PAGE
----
Canberra’s six Boeing E-7A Wedgetail airborne early warning & control (AEW&C) aircraft have achieved final operational capability (FOC).

In a statement, Australia’s Department of Defence (DoD) says that the aircraft has proven effective during missions supporting Operation Okra – Australia’s contribution to the fight against Islamic State militants – with over 100 sorties amounting to 1,200 hours.

It also says the 737-based AEW&C platform provided a valuable contribution in support of search efforts for MH370, a Malaysia Airlines 777 that is believed to have crashed in the Indian Ocean in March 2014.

“The aircraft’s advanced multi-role radar gives the Air Force the ability to survey, command, control and coordinate a joint air, sea and land operations in real time,” says AVM Gavin Davies.

“As we transition into a more technologically advanced force as part of Plan Jericho, the Wedgetail will be able to support future aircraft and surveillance systems.”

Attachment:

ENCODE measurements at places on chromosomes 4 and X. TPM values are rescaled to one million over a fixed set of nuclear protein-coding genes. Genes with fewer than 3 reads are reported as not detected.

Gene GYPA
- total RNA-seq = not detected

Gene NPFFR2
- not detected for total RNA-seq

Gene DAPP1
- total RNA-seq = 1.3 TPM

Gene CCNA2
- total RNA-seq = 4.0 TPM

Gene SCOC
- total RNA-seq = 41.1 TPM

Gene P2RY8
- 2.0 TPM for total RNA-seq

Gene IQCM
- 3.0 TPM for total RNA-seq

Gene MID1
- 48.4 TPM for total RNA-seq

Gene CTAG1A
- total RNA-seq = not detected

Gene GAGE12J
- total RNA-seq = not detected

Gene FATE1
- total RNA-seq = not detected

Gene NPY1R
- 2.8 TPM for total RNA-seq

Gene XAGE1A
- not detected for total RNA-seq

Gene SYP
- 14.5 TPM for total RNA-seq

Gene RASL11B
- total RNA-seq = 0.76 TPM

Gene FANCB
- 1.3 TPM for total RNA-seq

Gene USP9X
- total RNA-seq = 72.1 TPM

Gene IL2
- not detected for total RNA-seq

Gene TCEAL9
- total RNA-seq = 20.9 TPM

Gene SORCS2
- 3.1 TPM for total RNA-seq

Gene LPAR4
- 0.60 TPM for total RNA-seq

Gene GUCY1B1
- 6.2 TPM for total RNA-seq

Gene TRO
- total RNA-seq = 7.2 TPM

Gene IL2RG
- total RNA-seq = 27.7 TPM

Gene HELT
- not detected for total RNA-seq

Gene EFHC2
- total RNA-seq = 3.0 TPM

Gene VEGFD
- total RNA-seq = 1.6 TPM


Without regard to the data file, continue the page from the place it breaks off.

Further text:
'Plan Jericho' is a RAAF programme aimed at fostering improved communications between assets.

Separately, the DoD has demonstrated a new satellite system installed aboard one of the nation’s C-17A strategic airlifters, which allowed for the streaming of full motion video from a Israel Aerospace Industries Heron unmanned aerial vehicle (UAV) flying 2,000km away. The video was accessible by both the aircraft’s crew and passengers.

Australia’s DoD says such a capability would serve a number of roles. In a war it could be used to view enemy positions, while in peacetime it would help crews assess areas struck by national disasters.

Flightglobal’s Ascend Fleets database shows that the RAAF operates six C-17As, with two additional examples on order.